Taking early precautions to avoid dangerous infections that could harm our pets is the need of the hour according to Elizabeth Davis, professor and section head of equine medicine and surgery at Kansas State University, states taking
“Our weather patterns have been quite abrupt and with the moisture that we’ve had, coupled with the really warm temperatures, mosquitoes are really taking off,” says Davis. The level of Colux mosquitoes—mosquitoes that effectively transmit West Nile virus—is already higher than reports from 2014.
Although West Nile virus does not infect small pets like cats and dogs, mosquitoes can transmit various infectious diseases or parasites that can cause heartworm disease. Vaccines are an option for certain animals, like horses.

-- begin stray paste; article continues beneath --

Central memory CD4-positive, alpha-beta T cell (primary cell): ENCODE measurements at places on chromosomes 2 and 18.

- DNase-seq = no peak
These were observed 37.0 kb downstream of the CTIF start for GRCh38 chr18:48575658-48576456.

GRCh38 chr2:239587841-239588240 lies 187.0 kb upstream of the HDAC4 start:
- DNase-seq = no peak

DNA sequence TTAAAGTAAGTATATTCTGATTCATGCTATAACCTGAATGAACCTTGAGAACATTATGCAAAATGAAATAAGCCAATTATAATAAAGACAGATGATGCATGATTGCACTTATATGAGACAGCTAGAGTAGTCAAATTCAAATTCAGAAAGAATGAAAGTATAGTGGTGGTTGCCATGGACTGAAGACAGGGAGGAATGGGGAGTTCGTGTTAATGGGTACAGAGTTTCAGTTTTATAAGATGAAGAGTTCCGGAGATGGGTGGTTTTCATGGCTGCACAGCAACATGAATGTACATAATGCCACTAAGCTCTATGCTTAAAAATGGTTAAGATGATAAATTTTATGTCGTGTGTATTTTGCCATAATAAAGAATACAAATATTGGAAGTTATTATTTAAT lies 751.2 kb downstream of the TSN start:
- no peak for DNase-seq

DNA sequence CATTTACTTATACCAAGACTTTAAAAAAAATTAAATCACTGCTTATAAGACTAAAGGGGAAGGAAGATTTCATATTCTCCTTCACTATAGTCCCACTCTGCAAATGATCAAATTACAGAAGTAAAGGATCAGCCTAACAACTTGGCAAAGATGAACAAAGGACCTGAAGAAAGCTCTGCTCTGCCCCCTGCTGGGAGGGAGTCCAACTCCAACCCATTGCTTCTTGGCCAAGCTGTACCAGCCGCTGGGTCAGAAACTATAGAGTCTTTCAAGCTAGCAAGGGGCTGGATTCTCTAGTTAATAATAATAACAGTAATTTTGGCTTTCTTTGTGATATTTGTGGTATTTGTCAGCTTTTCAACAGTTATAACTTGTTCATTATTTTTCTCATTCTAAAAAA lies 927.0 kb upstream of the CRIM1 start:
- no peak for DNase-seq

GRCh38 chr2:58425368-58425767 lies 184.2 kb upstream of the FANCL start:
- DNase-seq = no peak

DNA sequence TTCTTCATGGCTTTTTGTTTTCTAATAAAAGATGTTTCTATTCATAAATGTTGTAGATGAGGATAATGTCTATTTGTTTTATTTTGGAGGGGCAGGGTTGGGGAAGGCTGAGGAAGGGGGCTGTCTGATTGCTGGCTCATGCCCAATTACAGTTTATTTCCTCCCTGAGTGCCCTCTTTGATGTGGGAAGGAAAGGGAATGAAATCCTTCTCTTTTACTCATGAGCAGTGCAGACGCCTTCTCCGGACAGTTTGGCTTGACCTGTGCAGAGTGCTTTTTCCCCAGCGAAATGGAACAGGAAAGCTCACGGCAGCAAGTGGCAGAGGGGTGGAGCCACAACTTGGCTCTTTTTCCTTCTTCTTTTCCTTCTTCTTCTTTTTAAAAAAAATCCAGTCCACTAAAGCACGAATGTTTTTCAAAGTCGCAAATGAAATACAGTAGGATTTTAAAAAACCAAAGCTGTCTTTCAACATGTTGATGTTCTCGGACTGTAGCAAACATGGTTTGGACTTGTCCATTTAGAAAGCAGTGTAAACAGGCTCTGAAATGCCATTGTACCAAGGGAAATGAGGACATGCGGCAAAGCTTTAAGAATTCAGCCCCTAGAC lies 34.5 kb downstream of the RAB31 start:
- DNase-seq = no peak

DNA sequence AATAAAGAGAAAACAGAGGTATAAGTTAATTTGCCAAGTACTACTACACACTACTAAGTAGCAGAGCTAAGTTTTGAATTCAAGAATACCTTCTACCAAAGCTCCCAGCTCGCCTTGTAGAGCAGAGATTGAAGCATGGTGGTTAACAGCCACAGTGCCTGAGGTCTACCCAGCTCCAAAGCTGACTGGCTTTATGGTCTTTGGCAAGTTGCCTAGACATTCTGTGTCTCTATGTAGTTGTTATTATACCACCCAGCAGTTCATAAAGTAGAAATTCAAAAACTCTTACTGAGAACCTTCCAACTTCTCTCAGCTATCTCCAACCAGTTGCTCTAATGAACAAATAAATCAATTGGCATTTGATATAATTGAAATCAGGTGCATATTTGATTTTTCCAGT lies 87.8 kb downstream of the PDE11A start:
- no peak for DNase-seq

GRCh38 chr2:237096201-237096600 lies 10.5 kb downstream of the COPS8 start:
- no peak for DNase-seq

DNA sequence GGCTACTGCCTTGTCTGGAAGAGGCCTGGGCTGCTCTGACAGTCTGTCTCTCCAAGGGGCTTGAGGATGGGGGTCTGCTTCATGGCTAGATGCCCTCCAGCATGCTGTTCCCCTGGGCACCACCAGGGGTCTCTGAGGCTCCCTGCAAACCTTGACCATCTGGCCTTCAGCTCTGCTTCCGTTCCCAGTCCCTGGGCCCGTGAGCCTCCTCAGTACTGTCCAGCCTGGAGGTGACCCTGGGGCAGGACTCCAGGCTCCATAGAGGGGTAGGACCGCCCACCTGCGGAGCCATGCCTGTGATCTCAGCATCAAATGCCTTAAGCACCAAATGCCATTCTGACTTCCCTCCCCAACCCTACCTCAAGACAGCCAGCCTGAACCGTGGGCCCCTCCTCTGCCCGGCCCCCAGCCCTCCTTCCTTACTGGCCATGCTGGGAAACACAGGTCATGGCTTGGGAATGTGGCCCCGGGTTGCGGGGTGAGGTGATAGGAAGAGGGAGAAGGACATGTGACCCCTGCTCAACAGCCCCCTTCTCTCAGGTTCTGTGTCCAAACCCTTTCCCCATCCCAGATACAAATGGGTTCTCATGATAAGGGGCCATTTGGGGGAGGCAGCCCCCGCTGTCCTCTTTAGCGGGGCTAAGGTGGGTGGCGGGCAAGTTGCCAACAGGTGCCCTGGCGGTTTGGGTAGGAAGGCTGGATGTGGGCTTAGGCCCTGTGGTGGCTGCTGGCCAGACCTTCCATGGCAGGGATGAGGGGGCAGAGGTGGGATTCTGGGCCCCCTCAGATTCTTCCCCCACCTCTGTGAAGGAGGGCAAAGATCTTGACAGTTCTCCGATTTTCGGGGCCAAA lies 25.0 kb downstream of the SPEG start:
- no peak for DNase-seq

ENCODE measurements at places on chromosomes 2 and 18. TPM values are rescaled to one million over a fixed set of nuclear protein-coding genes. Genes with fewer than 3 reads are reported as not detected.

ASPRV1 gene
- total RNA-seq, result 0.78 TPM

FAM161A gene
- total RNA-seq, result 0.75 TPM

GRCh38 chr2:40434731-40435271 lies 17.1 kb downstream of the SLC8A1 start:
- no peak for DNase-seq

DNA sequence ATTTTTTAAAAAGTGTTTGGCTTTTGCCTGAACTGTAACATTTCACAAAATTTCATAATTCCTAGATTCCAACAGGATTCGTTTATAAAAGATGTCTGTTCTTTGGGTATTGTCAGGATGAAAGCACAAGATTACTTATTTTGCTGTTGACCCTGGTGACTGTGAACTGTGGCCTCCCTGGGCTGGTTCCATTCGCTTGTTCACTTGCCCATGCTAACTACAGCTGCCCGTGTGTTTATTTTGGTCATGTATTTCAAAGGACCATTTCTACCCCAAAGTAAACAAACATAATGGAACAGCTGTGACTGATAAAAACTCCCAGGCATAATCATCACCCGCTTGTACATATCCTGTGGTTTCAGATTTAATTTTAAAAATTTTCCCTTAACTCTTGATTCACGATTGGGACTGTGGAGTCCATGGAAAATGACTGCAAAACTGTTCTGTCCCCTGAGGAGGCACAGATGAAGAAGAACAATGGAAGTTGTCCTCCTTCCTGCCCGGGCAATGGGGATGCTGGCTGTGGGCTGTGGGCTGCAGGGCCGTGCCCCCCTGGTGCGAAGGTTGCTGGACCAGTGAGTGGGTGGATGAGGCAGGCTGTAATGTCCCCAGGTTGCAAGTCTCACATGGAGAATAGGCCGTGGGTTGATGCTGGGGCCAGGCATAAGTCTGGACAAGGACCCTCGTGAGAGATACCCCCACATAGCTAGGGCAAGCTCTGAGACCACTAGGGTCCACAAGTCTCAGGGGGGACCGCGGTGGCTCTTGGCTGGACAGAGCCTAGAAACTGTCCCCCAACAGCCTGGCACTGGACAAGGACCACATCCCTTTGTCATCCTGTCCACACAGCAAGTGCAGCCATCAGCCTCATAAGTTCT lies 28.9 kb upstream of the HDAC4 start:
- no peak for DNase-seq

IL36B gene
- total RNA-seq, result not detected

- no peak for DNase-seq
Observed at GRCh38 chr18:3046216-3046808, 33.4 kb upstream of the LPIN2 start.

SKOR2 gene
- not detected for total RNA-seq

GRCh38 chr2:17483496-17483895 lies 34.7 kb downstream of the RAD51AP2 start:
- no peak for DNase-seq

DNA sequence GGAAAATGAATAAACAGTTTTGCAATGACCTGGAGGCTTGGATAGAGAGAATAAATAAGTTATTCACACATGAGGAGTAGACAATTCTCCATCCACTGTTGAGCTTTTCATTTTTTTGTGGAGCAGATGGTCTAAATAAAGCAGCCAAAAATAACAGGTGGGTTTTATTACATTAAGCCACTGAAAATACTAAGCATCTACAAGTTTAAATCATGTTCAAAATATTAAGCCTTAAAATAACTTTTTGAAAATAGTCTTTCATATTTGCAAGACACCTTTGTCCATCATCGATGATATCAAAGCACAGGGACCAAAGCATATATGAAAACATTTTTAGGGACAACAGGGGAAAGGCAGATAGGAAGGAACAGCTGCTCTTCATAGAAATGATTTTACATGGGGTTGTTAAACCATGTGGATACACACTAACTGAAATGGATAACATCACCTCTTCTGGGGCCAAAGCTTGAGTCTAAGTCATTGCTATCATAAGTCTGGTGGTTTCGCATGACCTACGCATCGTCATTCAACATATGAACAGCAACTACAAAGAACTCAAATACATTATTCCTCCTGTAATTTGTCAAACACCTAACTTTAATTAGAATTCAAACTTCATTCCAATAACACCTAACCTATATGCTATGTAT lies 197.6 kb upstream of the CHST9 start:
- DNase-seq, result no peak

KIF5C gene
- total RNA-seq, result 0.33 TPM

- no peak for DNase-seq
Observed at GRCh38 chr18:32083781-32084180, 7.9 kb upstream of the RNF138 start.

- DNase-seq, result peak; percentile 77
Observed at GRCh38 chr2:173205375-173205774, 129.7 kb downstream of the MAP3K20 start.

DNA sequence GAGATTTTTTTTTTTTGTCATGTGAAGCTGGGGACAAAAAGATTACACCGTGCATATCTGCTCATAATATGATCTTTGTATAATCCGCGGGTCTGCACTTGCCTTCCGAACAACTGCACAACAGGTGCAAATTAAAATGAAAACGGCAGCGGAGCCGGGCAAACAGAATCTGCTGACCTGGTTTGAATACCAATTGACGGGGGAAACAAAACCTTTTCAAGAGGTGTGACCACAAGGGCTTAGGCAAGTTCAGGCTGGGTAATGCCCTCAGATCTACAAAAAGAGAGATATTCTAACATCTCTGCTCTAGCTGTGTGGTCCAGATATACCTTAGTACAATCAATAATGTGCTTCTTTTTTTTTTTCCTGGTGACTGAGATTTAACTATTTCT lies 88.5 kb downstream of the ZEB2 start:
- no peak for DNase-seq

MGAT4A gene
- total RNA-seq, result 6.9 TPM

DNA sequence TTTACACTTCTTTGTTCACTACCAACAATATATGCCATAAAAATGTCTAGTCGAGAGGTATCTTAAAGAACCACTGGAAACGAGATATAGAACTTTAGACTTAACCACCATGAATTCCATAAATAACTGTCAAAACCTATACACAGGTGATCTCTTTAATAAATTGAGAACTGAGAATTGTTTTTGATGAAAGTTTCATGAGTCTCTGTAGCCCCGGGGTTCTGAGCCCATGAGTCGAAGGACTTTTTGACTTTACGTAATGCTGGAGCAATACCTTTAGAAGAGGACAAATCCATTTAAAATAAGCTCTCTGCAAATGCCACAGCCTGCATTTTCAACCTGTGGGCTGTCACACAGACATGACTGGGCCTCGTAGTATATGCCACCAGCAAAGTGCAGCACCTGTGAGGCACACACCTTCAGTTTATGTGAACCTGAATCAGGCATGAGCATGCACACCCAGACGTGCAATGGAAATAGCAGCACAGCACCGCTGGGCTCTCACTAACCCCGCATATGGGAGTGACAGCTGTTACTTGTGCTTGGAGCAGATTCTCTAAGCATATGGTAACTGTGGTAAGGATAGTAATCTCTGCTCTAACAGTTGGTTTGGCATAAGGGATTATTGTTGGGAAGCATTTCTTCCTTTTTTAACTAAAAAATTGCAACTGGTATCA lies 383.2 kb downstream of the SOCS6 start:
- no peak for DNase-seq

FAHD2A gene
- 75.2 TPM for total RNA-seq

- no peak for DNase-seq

“Right now is the ideal time to vaccinate your horse if you have not done so already,” says Davis. “If you vaccinate now, you’re going to have horses that are very well protected through the warm weather which, in this area, is going to extend through early October.”
West Nile symptoms vary in humans and animals— however, the West Nile virus can potentially lead to death in both. Kansas has already seen one human case of West Nile virus. The best way to curtail the spread is to try to reduce the mosquito population. Davis suggests emptying any standing water including old tires, water troughs or bird baths.